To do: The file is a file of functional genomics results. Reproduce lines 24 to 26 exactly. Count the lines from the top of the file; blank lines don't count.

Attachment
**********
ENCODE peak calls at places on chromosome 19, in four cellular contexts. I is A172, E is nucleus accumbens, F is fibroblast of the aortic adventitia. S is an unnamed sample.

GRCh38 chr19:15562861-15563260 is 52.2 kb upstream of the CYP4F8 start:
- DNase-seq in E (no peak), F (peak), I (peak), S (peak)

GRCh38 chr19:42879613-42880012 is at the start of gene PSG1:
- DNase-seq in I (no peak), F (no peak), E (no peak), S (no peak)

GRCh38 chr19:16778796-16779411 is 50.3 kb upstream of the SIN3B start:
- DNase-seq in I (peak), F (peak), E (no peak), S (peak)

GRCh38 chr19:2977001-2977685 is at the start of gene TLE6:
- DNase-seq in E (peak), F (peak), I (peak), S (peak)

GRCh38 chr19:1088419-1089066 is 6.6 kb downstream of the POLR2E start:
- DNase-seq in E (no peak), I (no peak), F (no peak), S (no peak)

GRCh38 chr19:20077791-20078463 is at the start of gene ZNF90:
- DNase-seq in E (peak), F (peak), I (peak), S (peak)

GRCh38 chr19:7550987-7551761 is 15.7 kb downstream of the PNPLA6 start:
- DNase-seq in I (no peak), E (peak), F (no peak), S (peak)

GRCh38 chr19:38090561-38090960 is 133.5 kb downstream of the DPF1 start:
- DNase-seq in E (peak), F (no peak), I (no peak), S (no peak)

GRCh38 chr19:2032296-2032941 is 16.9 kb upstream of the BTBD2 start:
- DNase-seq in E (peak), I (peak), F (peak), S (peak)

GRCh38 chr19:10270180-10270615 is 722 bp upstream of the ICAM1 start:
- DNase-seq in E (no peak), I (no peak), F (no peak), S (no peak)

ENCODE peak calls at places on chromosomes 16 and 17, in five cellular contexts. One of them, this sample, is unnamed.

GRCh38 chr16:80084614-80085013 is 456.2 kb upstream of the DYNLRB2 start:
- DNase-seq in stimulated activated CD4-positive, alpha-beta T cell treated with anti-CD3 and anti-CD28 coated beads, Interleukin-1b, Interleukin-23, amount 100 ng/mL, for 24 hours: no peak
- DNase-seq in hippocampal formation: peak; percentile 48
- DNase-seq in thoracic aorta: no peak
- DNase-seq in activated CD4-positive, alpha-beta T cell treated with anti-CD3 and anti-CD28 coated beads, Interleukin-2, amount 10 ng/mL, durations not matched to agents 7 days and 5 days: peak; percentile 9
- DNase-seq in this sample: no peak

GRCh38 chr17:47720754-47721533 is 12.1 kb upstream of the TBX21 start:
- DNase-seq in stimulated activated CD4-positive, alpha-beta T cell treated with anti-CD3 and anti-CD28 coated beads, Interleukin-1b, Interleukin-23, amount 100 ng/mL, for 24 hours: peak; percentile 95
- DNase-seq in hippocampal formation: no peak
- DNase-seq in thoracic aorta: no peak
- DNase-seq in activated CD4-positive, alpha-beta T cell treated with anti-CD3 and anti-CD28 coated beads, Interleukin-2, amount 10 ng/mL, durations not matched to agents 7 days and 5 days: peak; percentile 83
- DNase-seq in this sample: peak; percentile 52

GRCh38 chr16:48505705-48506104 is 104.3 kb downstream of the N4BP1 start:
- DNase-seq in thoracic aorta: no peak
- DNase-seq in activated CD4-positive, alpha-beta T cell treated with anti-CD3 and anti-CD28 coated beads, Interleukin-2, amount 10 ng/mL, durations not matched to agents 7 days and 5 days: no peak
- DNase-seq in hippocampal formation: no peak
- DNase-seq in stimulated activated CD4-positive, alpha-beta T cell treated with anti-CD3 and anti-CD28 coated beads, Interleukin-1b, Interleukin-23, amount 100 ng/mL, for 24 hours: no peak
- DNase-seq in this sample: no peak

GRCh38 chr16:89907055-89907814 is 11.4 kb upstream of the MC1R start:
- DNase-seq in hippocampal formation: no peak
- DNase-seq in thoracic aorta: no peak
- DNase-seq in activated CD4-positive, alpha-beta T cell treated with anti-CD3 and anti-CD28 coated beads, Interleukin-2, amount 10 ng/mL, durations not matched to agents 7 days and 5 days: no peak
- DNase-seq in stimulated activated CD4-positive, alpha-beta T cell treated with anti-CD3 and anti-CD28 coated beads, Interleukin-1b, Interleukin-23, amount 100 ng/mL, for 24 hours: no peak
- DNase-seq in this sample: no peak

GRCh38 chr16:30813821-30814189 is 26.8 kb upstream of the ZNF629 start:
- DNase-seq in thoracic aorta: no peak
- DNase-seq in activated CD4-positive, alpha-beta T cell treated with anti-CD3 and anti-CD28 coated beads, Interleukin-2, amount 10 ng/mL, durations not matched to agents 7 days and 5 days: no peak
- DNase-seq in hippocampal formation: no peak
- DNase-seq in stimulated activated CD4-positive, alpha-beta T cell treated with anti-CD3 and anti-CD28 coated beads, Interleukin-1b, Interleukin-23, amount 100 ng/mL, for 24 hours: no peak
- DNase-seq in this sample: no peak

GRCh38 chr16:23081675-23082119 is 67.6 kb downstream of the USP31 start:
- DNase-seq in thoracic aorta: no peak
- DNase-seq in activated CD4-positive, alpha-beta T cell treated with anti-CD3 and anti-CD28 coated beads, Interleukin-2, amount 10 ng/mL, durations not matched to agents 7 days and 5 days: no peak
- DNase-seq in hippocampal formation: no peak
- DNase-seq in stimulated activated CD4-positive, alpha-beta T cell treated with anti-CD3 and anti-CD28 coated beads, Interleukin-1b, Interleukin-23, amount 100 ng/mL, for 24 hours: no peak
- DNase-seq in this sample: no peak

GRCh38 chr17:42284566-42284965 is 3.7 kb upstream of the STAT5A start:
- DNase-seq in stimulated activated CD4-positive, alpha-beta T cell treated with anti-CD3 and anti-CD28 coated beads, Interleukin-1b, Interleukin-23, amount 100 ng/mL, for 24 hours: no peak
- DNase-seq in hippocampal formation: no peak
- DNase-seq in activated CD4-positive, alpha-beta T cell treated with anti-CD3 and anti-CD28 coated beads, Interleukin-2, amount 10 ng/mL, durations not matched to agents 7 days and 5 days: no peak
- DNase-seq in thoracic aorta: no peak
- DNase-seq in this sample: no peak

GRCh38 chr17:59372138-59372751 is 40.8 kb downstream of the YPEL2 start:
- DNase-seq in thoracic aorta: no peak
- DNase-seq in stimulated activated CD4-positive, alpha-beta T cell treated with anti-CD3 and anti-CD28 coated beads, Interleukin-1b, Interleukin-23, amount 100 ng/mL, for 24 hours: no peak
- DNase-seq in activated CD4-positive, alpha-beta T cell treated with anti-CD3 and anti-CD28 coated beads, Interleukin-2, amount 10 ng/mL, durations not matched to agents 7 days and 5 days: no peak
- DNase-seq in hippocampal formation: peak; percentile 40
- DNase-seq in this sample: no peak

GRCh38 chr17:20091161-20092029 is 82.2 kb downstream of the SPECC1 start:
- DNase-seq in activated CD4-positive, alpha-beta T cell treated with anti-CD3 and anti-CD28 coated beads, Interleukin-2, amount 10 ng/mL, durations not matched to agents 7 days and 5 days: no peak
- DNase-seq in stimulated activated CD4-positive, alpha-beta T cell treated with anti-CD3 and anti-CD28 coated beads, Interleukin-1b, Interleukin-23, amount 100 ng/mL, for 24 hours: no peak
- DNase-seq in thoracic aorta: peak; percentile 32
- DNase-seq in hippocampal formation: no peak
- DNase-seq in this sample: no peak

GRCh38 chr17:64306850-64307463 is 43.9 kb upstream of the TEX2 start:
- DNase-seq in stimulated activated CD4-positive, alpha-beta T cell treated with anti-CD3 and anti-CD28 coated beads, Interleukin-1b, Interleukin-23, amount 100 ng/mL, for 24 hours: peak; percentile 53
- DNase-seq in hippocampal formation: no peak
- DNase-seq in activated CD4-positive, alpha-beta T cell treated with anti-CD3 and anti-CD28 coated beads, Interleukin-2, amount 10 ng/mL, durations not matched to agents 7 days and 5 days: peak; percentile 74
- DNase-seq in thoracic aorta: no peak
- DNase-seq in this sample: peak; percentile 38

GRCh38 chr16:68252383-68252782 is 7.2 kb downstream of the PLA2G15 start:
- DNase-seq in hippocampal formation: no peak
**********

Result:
- DNase-seq in stimulated activated CD4-positive, alpha-beta T cell treated with anti-CD3 and anti-CD28 coated beads, Interleukin-1b, Interleukin-23, amount 100 ng/mL, for 24 hours: no peak
- DNase-seq in hippocampal formation: peak; percentile 48
- DNase-seq in thoracic aorta: no peak